One more reason to be grateful we live in the U.S. is the peaceful nature of our geopolitical neighborhood. With Canada and Mexico as our major neighbors, we really don’t have to worry about facing a local war—something Americans don’t appreciate enough. The fact that the Cuban missile crisis continues to resonate suggests what an exception it was. Other countries aren’t nearly so fortunate.
In several posts last year, I wrote about the increasingly serious face-off between China and Japan—with Taiwan and Korea also in the mix—over territorial claims in the local seas. Although the problem hasn’t gone away, it’s been subsumed in other, more urgent news since then. Recent events suggest it’s time to take another look.
Japan’s economic resurgence has led it to take a more active approach to its foreign policy, including its military and security environment. Along with that, the situation in the Senkaku/Diaoyu islands, to give the Japanese and Chinese names, has been slowly ratcheting up, as China has continued to apply pressure. This has been a low-level problem for several years, but it’s stayed out of the headlines with no serious developments for the past year or so.
The most recent development, and the one that prompts this post, is that China has unilaterally declared ownership of a large chunk of airspace around and over those islands, demanding notification if anyone flies there. The problem here is that the area overlaps an existing Japanese zone, as well as what has been considered international airspace. This is a dramatic raising of the stakes in the conflict—an explicit challenge to Japan and an implicit challenge to the U.S., which regularly operates military aircraft throughout the entire region. For China to say “hands off” to the U.S. in what, up until now, has been international airspace is a serious move—even though the challenge was, in theory, directed at Japan.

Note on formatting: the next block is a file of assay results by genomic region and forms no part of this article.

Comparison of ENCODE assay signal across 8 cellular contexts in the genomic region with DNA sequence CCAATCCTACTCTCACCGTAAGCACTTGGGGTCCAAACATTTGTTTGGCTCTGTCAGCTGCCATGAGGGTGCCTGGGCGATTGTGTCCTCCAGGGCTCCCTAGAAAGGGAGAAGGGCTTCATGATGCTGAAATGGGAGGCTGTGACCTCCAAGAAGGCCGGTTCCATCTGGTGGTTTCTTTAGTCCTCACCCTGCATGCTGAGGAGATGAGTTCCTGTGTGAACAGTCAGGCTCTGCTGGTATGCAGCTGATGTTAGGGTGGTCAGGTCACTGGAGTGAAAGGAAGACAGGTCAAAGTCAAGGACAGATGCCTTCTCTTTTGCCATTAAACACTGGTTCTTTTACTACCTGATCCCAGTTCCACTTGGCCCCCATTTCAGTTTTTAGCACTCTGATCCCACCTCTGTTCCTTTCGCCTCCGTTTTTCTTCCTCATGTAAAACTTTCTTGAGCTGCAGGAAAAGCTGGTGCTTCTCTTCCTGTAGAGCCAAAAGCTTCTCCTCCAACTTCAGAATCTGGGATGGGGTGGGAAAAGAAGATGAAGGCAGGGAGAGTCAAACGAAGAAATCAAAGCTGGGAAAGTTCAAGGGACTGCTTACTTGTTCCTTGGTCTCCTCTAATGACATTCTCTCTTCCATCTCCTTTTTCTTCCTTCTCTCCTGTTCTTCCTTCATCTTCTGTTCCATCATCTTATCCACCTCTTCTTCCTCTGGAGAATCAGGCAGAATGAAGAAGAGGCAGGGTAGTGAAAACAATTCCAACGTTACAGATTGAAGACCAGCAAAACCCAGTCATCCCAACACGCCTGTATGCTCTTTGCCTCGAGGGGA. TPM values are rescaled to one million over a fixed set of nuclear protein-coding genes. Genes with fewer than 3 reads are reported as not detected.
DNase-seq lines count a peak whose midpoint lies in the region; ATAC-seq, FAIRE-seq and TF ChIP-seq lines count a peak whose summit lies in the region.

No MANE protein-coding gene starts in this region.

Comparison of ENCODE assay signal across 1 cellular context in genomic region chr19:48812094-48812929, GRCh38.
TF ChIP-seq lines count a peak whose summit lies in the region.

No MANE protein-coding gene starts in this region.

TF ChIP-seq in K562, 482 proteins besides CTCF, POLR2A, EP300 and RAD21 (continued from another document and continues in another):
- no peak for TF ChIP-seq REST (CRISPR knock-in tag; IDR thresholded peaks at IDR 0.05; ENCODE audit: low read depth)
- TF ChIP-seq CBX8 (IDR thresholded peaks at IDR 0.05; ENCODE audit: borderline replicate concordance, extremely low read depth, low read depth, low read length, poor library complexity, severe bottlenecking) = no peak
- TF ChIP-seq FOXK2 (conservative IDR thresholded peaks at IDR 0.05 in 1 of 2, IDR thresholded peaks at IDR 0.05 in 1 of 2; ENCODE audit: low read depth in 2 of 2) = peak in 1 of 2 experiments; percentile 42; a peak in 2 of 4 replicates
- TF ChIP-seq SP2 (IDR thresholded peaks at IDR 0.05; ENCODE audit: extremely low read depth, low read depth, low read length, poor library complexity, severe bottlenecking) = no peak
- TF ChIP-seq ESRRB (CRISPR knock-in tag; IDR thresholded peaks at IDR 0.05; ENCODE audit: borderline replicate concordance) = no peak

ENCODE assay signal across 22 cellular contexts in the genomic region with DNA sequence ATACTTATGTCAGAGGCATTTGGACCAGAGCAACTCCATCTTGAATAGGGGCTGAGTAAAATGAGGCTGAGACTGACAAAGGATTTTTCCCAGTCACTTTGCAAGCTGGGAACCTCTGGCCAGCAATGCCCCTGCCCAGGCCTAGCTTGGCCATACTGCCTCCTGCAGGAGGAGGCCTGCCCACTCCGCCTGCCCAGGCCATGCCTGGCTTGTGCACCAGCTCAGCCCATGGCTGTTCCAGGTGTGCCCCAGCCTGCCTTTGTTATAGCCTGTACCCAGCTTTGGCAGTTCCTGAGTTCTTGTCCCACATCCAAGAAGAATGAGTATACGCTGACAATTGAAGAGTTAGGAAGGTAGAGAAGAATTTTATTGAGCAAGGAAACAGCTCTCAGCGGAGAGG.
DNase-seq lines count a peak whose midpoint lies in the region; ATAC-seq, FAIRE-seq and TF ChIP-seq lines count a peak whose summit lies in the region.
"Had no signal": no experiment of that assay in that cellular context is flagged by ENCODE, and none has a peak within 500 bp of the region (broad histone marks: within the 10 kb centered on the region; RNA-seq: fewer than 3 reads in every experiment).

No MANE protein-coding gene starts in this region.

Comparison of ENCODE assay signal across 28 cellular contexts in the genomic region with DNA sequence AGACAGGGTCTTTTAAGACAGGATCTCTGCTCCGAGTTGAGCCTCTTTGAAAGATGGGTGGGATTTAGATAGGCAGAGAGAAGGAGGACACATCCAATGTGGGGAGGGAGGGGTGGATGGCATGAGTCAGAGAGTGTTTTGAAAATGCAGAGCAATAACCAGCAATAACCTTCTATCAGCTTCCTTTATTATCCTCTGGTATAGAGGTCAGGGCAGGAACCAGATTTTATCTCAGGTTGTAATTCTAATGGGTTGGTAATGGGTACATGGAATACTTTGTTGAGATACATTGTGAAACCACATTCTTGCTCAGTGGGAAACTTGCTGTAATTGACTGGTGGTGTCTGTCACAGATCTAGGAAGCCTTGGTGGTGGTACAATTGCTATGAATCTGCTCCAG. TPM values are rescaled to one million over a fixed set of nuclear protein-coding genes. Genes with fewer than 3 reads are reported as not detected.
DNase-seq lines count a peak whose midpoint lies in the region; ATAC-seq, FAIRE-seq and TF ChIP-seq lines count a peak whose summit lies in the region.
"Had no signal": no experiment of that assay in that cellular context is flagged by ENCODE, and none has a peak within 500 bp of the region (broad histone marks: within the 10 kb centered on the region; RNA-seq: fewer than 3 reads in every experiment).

The U.S., of course, is having none of it. Washington immediately put a pair of B-52s through the airspace in question, saying that the flights were part of a “long planned” military exercise, and not an immediate response to the Chinese actions. The story made the front pages of both today’s Wall Street Journal and New York Times.
China now finds itself in a difficult position. After raising the stakes, followed by Washington’s prompt re-raise, it must decide whether to use military force to attempt to impose the zone of control, or effectively back off. Japan has a similar but less fraught decision to make: whether to follow the U.S. lead and immediately defy the zone, or temporize and, in that way, at least partially accept it. Either way, we will see more uncertainty in Asia. Taiwan, South Korea, and the Philippines also have some hard decisions to make.
The betting still has to be that the situation will once again die down to a low-level confrontation, with no real macro effects. The fact that it’s boiled up so quickly, though, to a level where the U.S. is sending strategic bombers to make a point, reminds us that Asia remains subject to significant noneconomic risks.
It also reminds us, as I started with today, how lucky we are in the U.S., in so many ways. Be aware of the risks, but be grateful for what we have.
Safe travels and a very happy Thanksgiving to all!